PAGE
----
So if that is your bare minimum, I don't see ANY code in that--you SHOULD be able to do it without touching your codebase. This is amazingly hard to attain, a few toolkits will do it (usually poorly), but it's a goal. How hard is it to get close? Not terribly. I can do it and have done it with zero code in a couple ways, one is by tagging new GUI components with the name of the table in the DB, another by creating an XML file--the XML file (or YAML if you hate XML) can be really useful because you can link validators and special actions to the field, making the pattern extremely flexible.

Also, it doesn't take more time to implement solutions correctly--by the time you've shipped most projects it's actually cheaper.

I can point out that if you rely heavily on Setters & Getters ("Bean Patterns"), Generics & Anonymous inner classes you probably AREN'T coding generically like this. In the above examples, trying to force in any of these will really screw you up. Setters & Getters force you to use code for new attributes, Generics force you to instantiate classes (which requires code) & Anonymous inner classes tend not to be easy to re-use elsewhere. If you are really coding generically, these language constructs aren't bad, but they can make it hard to visualize a pattern. For a totally nonsensical example:

user.setFirstName(screen.getFirstName());
user.setLastName(screen.getLastName());

Looks fine--not really redundant at all--at least not in a way you can fix, right? But it causes you to add a line when you want to add a "Middle Name", so it is "Redundant code"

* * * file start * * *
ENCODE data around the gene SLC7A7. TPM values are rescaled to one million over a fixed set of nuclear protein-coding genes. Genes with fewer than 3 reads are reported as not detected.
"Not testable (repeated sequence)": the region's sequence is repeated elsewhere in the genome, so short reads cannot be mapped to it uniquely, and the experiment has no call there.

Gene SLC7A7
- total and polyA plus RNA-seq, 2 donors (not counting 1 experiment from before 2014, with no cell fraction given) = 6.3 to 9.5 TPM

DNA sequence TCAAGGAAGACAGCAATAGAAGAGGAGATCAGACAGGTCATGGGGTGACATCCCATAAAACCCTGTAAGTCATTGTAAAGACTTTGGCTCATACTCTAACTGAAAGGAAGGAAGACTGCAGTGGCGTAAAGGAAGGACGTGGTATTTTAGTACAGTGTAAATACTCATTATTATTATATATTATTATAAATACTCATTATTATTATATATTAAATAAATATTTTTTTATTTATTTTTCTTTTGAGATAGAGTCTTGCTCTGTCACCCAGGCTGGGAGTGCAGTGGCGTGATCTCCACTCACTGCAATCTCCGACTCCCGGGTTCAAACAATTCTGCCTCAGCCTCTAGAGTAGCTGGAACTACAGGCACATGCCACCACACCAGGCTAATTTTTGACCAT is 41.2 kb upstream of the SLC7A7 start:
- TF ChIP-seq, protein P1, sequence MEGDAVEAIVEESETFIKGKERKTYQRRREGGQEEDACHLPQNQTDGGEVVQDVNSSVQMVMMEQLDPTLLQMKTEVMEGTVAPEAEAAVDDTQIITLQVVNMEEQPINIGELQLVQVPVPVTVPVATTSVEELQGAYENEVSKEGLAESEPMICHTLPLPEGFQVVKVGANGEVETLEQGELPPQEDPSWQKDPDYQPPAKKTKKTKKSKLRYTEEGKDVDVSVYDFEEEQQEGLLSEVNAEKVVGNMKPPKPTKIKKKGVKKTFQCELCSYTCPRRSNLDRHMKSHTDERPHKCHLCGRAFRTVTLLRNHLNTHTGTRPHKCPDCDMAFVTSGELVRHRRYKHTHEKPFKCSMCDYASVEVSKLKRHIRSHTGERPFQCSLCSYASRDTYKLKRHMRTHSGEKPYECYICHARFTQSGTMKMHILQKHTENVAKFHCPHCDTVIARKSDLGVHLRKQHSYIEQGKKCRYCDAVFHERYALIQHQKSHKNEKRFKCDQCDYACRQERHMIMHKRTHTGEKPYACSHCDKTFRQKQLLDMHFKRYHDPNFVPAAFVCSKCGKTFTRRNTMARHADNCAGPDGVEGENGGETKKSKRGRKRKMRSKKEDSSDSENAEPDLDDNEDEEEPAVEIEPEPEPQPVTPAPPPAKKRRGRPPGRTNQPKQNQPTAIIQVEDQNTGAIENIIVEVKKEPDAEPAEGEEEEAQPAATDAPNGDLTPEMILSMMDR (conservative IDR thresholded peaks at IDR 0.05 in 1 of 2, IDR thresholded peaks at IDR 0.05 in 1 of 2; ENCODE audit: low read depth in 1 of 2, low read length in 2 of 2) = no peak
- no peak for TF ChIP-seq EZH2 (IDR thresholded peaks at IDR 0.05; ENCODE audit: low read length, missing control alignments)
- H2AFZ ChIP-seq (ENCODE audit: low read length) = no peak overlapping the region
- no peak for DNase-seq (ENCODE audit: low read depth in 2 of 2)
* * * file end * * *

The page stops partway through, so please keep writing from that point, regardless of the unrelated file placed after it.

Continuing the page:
user.getNameAttributesFrom(screen);

Does not need new code for this task--it simply requires that some attributes in "screen" are tagged with a "Name" attribute, but now we can't copy address, how about this:

user.getAttributesFrom(screen, NAME_FIELDS, ADDRESS_FIELDS);

Nicer, a var-args lets you include a group of attributes (from an enum) to gather from the screen--still you have to edit code to modify the types of attributes you want. Note that "NAME_FIELDS" is a simple enum instance--fields in "screen" are tagged with this enum when designed to put them in the correct categorie(s)--there is no conversion table.

Attribute[] attrs=new Attributes[]{NAME_FIELDS, ADDRESS_FIELDS, FRIENDS_FIELDS};
user.getAttributesFrom(screen, attrs);

Now you've got it to where you are just changing "Data". This is where I usually leave it--with the data in the code--because it's "Good enough". The next step is to externalize the data if that is ever needed, so that you can read it from a text file, but it rarely is. Refactorings "Roll up" like this a lot once you get into the habit, and what I just did there^ created a new enum and pattern that will end up rolling in many other refactorings.

Finally, note that good generic solutions to problems like this are NOT language-dependent. I've implemented a no-code-per-loc solution to parsing a text GUI from the command line of a router, updating it on the screen and writing it back to the device--in VB 3. It just takes dedication to the principle of don't write redundant code, ever--even if you have to write twice as much code to do so!

The Clean Interface (Fully Factored & doesn't allow illegal stuff to pass through) is important too. When you factor an interface between two units of code correctly, it allows you to manipulate code on either side of the interface with impunity and allows new users to implement to the interfaces cleanly.

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besides the mentioned patterns one of the most important things is

readable code, every single line of code you put in a codebase will be read 100+ times and as people are tracking down bugs you do not want them spend 30 minutes to try and figure out what it does each time.

So don't try to be clever with "optimized" code unless it really is a bottleneck and then comment it and put the original readable (and working) code in comments (or alternative compilation path for testing) as a reference for what it should do.

this includes descriptive function, parameter and variable names and comments explaining WHY a certain algorithm is chosen over another